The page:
Toronto-born Lexa Doig is no stranger to playing smart, tough women, from comic book villains to doctors to everything in-between. And she doesn't take one second of it for granted.
As someone who always knew she wanted to act, she has found a way to remain Canadian-based and still parlay her passion into a successful career, while maintaining balance, a sense of humor and humility.
William Shatner got the ball rolling for her professionally and the ball hasn't stopped ever since.
How did you get your start?
I started acting in Toronto. It was something I always wanted to do. But being a child of the late 70s and early 80s, it wasn't necessarily something I thought I could do. I only envisioned myself maybe doing local plays and whatnot.
I was actually scouted by a modeling agency when I was 16. I'm not very tall, but I did a bit of catalogue work and then quick to commercials. That's where I had some friends that were actors that said "No you need a talent agent, not a modeling agent." And that's how I got into the acting side of it.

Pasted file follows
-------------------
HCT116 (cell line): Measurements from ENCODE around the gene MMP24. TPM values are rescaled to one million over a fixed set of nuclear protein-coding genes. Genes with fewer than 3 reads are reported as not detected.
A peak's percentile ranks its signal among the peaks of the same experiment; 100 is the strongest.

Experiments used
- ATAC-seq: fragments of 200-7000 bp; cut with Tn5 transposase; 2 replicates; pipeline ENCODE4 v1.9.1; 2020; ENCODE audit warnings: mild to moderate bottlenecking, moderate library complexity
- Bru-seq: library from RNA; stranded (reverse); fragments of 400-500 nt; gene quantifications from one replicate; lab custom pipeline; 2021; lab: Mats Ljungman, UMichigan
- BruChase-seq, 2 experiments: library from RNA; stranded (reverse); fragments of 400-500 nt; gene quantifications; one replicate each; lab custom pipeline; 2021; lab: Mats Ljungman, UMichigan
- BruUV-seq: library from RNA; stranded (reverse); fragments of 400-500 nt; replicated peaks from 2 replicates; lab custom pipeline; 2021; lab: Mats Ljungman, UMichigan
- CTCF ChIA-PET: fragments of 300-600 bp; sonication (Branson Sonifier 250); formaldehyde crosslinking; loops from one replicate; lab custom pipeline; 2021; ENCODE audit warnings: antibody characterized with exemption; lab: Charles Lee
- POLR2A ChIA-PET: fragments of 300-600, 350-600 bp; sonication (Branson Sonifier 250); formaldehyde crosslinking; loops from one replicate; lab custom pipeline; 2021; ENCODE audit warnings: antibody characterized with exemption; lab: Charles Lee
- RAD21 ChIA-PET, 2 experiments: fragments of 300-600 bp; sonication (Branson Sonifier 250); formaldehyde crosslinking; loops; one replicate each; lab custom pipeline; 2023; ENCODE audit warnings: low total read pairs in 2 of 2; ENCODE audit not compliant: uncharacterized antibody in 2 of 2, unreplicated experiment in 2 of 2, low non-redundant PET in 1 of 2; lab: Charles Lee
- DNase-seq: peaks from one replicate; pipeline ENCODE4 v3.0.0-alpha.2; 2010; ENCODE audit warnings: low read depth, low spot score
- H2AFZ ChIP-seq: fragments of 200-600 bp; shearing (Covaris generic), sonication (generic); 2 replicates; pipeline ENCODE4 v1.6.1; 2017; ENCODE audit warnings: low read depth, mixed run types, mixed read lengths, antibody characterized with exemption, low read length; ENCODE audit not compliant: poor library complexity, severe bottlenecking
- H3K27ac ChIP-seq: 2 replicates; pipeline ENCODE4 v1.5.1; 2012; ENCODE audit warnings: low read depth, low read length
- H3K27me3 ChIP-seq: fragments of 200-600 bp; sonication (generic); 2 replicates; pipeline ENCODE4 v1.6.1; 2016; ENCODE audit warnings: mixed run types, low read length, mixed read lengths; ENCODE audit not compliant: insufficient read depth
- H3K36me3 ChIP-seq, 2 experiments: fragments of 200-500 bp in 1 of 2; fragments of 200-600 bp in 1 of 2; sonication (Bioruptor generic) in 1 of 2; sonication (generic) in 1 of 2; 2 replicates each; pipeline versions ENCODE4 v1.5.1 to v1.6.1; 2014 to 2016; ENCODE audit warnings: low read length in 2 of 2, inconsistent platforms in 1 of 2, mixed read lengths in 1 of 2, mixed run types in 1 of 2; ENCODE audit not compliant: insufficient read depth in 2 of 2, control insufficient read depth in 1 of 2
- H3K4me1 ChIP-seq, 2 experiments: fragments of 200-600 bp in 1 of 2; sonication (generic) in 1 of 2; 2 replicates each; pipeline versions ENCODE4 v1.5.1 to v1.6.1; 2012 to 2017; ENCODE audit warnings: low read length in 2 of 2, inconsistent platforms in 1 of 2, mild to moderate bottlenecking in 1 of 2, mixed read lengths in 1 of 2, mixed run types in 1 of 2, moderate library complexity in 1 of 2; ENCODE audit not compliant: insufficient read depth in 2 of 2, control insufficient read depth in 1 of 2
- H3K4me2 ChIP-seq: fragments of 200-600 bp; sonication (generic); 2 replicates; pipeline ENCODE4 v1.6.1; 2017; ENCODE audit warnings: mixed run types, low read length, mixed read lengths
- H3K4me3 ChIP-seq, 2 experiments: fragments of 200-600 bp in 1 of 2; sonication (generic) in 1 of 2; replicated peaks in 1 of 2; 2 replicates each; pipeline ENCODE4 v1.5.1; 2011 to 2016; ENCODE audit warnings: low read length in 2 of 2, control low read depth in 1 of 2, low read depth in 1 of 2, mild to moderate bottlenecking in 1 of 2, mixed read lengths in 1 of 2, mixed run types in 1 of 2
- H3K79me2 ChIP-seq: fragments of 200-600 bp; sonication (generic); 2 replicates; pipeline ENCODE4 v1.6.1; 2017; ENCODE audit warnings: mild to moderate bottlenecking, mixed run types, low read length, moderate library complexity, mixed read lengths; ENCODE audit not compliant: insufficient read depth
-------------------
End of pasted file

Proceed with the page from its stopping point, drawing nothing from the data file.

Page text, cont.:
What was your first big break?
There was a miniseries that turned into a series called TekWar, which was based on a bunch of novels written by William Shatner.
I remember one of the first auditions I ever had was so bizarre because there was no camera - there wasn't even a reader. And I literally didn't know that wasn't normal. William Shatner was in the room and usually there's a whole process before you get put in front of the directors and producers.
So I went in and I guess ignorance is bliss because I wasn't thrown by any of this. I was just too busy being nervous that I was reading for Captain Kirk! But I did manage to get the job and it was recurring.
It was science fiction which has been very good to me. It's great because I like science fiction, I like that genre of storytelling. At the time it was a genre in which I'd get hired, because I'm mixed race and in the early 90s, that was still uncommon. A lot of times people didn't know where to put me and I ended up in sci-fi.
You also played Talia in Arrow. Are you a fan of comic books?